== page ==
Apparently, the language used by the student in question wasn’t exactly the greatest, but aside from the fact that this ruling shows that schools are going to have a very difficult time controlling what students post online outside of school, this also goes to show that schools have a responsibility to work with students on issues of ethics and responsibility when it comes to using the Internet. There is no doubt in my mind that First Amendment rights will be staunchly defended by the U.S. legal system, but all of us (including students) need to remember that rights come with responsibilities. Another strong argument for civics and citizenship education in K-12 education…

Image Credit: “Justice”, dweekly’s photostream:
http://www.flickr.com/photos/dweekly/62664542/

Is MySpace Really Mine?

nomyspace.gif

 

Here is a scary thought: Banning MySpace – at Home. According to this post on KairosNews, and the orignal article here, St. Hugo of the Hills Catholic School in Bloomfield Hills, MI, is banning students from using MySpace, on campus AND at home. “Those students who have existing MySpace.com accounts must delete them if they wish to continue going to school there. Students who do not delete their accounts cannot attend the school, Van Velzen [the school’s principal] said.”

Protecting students from the evils of the web is one thing, but I’m waiting to see when the first lawsuit is going to come about for violation of First Amendment rights. The scary thing is that according to the article, most parents seem to be in favor of the new school policy. Is this because it is easier to ban the use of MySpace than to learn about it and educate students on responsible, ethical, and safe use? Also, who is going to check to see whether students delete or keep their accounts, and how will the school be able to prove whether a student has an account or not? I’m sure students are already thinking of ways to circumvent this new policy.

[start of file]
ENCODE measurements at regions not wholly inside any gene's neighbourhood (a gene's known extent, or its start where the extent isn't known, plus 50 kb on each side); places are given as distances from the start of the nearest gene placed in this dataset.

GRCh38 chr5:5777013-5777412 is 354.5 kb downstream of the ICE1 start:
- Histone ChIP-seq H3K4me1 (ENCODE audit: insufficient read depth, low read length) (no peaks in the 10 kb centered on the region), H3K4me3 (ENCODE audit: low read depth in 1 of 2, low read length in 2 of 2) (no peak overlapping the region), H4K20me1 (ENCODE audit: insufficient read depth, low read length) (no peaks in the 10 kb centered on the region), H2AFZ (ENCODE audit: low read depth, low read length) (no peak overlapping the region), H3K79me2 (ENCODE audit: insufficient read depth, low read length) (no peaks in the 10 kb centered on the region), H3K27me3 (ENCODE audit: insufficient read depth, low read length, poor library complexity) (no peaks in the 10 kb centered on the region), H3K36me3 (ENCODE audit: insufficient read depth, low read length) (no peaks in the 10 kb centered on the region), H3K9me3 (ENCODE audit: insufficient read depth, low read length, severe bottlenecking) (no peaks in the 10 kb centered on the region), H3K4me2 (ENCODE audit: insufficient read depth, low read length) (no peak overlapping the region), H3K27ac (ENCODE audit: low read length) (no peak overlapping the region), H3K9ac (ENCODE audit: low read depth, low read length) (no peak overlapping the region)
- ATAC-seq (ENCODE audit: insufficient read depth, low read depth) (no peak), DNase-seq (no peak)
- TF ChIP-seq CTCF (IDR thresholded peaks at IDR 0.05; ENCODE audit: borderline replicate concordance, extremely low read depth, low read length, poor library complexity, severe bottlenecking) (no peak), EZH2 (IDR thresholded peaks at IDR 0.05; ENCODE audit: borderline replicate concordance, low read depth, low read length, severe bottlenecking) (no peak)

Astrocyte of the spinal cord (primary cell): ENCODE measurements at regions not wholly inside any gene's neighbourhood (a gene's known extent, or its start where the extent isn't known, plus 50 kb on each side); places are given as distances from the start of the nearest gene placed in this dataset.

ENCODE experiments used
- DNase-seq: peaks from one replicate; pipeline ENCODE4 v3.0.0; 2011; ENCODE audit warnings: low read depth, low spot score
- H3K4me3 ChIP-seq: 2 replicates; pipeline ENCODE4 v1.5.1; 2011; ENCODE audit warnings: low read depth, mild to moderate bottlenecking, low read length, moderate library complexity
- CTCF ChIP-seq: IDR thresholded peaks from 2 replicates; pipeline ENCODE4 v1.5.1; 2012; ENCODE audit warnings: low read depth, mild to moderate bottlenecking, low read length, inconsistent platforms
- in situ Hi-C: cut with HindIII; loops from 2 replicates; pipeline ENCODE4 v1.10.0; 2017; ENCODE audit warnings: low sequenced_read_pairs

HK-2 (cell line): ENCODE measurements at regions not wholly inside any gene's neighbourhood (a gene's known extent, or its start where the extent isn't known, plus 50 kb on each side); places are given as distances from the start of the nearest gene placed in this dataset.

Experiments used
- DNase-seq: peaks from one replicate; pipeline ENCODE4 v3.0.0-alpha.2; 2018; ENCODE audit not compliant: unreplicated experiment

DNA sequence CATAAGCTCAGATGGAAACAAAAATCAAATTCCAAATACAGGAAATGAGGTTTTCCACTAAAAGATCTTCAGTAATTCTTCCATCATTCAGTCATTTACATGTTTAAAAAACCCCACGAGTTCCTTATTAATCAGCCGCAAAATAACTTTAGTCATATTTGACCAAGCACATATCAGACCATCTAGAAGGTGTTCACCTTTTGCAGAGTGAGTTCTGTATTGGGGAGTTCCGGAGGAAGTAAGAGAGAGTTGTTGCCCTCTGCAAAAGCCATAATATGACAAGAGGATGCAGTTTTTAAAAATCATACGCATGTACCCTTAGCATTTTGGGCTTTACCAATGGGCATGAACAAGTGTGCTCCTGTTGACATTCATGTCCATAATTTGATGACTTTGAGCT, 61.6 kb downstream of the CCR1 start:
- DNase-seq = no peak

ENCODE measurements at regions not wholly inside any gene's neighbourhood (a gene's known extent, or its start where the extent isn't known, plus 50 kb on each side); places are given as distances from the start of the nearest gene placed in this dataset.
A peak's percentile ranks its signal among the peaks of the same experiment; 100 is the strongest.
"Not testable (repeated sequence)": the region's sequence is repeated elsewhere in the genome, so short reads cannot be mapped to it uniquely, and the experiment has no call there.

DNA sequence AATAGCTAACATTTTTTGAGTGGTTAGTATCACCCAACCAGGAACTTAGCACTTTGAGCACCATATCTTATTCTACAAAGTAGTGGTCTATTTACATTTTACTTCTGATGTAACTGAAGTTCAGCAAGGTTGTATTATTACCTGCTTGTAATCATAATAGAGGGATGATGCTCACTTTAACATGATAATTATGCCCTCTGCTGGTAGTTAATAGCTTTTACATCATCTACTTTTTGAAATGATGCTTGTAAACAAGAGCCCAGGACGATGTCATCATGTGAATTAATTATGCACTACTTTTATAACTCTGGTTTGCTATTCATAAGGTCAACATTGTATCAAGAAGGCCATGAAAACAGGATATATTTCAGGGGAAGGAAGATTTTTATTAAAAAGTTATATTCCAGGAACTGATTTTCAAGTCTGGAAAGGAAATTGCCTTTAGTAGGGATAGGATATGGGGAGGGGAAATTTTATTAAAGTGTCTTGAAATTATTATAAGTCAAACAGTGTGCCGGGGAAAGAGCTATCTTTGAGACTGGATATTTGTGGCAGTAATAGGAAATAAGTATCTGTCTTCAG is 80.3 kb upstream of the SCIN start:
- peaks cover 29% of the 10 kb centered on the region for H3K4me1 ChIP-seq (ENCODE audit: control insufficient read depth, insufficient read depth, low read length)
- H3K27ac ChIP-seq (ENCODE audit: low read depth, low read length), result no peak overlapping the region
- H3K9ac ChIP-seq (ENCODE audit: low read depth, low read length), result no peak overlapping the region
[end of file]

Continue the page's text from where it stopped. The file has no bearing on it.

Instead of banning out of fear, schools and parents are better off learning about the web tools that kids are going to use, forging better relationships with kids AND technology, as I argue in the latest issue of Innovate that focuses on the Net Generation. I especially would like to point out the first comment on my article, made by Elizabeth Igarza from South Texas College within hours of the article being posted online. A couple of excerpts:

School districts across the globe are scrambling to keep up with blocking the newest social networking sites that pop up online seemingly overnight so as to safeguard our children while at school. Why then, like any other educator who cares about the well-being of our children, would I advocate unblocking these potentially dangerous sites? Simply put, because when we block our portals, we close our eyes and leave millions of our kids are out there alone, vulnerable, and unprotected. We have a duty to un-block access to social networking sites and get in there to help them understand this new connectedness, make informed choices, and lead the transformation toward a greater good. 

We could, however, just continue sitting behind blocked content warnings and let the next generation stumble in the middle of the information highway without so much as warning them to look both ways before crossing into a new digital neighborhood. Or we can get logged in, lead the dialogue and the content, and guide them in building social networks that will benefit their lives and our increasingly interconnected world. If we don’t, the headlines are full of terrifying stories of who might.

As a former social studies teacher, I couldn’t have said it better myself. Please read the entire comment at Innovate, and thanks for commenting on my article Elizabeth!!

Image Credit: MySpace.com for the MySpace logo. The rest is PhotoShopped.